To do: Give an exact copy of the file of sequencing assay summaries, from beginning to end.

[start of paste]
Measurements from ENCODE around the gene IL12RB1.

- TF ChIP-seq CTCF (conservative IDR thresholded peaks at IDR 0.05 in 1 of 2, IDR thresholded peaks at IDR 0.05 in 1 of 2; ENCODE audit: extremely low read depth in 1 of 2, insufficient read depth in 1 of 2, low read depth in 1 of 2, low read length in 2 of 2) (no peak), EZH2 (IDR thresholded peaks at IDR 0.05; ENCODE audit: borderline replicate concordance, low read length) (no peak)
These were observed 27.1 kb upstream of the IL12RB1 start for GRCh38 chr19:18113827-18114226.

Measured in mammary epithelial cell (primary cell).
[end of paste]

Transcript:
Measurements from ENCODE around the gene IL12RB1.

- TF ChIP-seq CTCF (conservative IDR thresholded peaks at IDR 0.05 in 1 of 2, IDR thresholded peaks at IDR 0.05 in 1 of 2; ENCODE audit: extremely low read depth in 1 of 2, insufficient read depth in 1 of 2, low read depth in 1 of 2, low read length in 2 of 2) (no peak), EZH2 (IDR thresholded peaks at IDR 0.05; ENCODE audit: borderline replicate concordance, low read length) (no peak)
These were observed 27.1 kb upstream of the IL12RB1 start for GRCh38 chr19:18113827-18114226.

Measured in mammary epithelial cell (primary cell).